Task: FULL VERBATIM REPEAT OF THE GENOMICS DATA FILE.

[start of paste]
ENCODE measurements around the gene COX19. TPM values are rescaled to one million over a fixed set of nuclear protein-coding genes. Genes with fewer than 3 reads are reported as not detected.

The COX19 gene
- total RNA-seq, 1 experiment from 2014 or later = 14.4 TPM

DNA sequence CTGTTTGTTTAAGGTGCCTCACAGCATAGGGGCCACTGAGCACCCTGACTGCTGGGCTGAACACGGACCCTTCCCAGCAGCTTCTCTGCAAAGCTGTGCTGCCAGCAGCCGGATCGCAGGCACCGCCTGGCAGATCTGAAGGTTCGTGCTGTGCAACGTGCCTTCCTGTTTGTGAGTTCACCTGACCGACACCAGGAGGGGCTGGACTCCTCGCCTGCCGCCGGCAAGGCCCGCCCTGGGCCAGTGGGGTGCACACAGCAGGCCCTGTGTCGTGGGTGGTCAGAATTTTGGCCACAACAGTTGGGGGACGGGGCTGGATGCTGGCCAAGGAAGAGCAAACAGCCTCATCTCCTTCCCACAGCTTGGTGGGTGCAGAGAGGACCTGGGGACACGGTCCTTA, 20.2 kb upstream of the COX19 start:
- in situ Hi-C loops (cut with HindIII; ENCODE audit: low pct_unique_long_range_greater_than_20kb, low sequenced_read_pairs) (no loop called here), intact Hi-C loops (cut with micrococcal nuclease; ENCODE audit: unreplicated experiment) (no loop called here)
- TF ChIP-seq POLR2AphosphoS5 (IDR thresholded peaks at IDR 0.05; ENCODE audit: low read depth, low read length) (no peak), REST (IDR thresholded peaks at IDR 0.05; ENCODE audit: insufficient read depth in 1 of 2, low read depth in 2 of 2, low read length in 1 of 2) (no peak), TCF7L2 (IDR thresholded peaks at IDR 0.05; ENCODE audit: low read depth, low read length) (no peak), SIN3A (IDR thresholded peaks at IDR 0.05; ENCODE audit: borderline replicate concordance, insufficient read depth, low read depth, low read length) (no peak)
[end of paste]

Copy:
ENCODE measurements around the gene COX19. TPM values are rescaled to one million over a fixed set of nuclear protein-coding genes. Genes with fewer than 3 reads are reported as not detected.

The COX19 gene
- total RNA-seq, 1 experiment from 2014 or later = 14.4 TPM

DNA sequence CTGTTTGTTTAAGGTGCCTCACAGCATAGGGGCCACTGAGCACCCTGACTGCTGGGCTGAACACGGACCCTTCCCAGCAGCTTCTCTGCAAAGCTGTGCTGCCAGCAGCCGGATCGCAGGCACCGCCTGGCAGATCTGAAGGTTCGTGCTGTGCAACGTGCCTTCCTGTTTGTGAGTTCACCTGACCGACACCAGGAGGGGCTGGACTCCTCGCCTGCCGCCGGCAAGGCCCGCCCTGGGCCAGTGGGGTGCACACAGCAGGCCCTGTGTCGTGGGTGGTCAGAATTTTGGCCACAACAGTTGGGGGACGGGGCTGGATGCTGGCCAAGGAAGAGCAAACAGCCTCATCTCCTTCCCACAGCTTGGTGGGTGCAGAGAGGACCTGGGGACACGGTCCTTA, 20.2 kb upstream of the COX19 start:
- in situ Hi-C loops (cut with HindIII; ENCODE audit: low pct_unique_long_range_greater_than_20kb, low sequenced_read_pairs) (no loop called here), intact Hi-C loops (cut with micrococcal nuclease; ENCODE audit: unreplicated experiment) (no loop called here)
- TF ChIP-seq POLR2AphosphoS5 (IDR thresholded peaks at IDR 0.05; ENCODE audit: low read depth, low read length) (no peak), REST (IDR thresholded peaks at IDR 0.05; ENCODE audit: insufficient read depth in 1 of 2, low read depth in 2 of 2, low read length in 1 of 2) (no peak), TCF7L2 (IDR thresholded peaks at IDR 0.05; ENCODE audit: low read depth, low read length) (no peak), SIN3A (IDR thresholded peaks at IDR 0.05; ENCODE audit: borderline replicate concordance, insufficient read depth, low read depth, low read length) (no peak)